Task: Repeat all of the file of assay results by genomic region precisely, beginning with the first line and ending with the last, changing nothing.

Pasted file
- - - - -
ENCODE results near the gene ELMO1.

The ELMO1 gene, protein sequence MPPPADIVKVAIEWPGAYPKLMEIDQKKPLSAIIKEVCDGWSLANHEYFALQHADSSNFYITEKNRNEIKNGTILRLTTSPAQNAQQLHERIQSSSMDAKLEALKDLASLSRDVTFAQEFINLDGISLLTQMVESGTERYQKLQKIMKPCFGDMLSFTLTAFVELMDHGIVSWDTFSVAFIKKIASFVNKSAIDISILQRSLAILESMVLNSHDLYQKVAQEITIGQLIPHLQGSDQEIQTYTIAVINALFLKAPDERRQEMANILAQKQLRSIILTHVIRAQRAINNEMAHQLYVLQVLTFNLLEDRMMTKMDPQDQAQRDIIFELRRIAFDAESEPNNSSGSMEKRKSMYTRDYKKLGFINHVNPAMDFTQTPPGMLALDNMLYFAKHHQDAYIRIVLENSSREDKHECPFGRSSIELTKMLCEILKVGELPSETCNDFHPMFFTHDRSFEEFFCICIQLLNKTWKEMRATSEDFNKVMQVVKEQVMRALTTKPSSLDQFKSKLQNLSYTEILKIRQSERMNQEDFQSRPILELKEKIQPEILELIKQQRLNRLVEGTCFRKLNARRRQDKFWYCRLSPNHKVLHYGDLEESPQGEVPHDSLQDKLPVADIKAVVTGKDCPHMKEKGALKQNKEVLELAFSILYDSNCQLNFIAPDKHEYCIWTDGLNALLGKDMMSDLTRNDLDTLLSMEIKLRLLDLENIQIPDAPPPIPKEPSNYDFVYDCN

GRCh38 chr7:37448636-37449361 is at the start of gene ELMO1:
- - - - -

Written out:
ENCODE results near the gene ELMO1.

The ELMO1 gene, protein sequence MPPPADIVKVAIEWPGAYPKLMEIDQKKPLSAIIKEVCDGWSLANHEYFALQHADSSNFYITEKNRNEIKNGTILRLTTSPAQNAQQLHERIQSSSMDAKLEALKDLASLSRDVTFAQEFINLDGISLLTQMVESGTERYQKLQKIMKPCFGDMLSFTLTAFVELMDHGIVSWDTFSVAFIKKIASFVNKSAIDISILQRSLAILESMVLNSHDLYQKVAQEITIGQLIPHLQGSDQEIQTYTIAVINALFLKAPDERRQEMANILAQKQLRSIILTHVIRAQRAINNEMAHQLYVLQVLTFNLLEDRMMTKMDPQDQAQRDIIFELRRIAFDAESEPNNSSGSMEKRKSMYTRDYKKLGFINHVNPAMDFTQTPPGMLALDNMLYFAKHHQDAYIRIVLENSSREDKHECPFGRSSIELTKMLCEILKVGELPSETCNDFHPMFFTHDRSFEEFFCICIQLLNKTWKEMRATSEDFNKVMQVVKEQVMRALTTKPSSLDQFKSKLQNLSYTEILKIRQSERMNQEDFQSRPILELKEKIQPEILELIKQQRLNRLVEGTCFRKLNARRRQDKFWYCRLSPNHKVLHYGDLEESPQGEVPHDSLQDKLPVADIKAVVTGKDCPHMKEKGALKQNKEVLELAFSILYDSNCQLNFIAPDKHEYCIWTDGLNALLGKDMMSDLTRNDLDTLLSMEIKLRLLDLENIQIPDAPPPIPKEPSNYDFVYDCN

GRCh38 chr7:37448636-37449361 is at the start of gene ELMO1: